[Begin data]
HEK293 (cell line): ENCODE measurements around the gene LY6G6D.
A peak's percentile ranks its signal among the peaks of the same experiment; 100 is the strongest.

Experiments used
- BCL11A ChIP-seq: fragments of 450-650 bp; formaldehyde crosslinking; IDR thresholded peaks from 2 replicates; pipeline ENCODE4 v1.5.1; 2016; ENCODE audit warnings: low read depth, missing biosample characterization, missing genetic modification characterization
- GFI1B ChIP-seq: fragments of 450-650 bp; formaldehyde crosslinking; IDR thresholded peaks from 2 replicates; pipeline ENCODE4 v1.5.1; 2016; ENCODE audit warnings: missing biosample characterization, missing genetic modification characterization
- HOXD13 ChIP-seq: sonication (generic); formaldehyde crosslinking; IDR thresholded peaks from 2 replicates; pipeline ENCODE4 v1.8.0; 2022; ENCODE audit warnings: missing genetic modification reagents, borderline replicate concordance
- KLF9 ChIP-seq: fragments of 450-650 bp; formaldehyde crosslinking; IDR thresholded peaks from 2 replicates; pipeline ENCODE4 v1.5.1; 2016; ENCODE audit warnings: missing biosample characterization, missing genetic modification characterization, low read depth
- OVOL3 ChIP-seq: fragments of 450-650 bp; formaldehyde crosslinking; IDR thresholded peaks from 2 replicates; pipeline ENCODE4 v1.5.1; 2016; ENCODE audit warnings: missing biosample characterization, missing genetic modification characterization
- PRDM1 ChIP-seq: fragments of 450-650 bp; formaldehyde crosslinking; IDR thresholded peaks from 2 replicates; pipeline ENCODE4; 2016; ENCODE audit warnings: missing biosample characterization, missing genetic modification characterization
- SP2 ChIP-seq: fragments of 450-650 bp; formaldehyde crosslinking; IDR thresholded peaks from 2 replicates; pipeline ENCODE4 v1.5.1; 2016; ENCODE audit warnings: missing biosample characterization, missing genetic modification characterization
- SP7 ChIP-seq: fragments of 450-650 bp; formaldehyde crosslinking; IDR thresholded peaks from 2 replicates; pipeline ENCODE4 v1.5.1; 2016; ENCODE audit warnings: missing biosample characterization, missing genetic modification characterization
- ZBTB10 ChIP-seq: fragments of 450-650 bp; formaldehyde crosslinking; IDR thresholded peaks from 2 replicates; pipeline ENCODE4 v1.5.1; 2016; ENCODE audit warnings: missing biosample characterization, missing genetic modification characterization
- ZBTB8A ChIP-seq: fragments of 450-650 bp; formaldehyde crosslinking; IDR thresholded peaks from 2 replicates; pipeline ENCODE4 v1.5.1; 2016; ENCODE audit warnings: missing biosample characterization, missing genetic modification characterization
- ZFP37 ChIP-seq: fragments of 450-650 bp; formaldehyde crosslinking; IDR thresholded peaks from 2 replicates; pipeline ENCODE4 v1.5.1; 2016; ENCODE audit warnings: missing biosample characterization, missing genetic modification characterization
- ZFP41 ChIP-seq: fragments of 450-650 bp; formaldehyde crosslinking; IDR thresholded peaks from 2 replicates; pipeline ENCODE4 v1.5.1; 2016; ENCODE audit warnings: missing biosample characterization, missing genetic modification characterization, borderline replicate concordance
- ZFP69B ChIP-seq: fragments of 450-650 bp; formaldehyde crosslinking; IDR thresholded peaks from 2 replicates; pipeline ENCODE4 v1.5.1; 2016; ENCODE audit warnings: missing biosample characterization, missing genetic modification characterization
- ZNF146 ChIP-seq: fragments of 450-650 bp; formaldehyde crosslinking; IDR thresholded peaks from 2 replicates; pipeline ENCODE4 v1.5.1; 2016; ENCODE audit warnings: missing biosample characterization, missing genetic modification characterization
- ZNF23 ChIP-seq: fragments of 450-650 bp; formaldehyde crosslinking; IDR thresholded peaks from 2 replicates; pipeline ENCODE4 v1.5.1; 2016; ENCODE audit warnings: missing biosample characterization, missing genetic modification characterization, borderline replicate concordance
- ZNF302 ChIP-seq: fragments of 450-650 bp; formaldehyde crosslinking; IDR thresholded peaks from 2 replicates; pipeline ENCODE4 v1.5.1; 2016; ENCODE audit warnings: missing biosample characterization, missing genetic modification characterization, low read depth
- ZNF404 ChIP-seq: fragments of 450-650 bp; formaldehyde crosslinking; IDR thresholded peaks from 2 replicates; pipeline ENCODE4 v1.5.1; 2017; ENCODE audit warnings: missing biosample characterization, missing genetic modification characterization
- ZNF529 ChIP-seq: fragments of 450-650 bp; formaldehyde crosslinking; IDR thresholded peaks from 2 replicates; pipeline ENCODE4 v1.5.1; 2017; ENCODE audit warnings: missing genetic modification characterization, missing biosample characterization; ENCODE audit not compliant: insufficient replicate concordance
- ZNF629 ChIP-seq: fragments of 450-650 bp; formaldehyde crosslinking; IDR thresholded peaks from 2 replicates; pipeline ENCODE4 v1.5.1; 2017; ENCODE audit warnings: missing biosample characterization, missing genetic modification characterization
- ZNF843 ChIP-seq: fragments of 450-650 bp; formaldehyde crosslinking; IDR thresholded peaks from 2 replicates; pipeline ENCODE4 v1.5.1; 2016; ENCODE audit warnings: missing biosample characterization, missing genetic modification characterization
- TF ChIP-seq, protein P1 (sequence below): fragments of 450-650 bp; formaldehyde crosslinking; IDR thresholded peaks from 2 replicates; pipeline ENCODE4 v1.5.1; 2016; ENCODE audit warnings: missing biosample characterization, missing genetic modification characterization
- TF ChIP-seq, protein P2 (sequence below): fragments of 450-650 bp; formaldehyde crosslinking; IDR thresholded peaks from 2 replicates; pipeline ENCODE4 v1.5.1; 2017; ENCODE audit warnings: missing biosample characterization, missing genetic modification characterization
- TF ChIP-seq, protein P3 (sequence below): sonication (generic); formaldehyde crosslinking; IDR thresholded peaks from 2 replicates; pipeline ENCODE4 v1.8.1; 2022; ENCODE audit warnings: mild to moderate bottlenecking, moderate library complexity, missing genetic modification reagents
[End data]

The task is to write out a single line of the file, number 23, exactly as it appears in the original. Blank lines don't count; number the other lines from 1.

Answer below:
- ZNF843 ChIP-seq: fragments of 450-650 bp; formaldehyde crosslinking; IDR thresholded peaks from 2 replicates; pipeline ENCODE4 v1.5.1; 2016; ENCODE audit warnings: missing biosample characterization, missing genetic modification characterization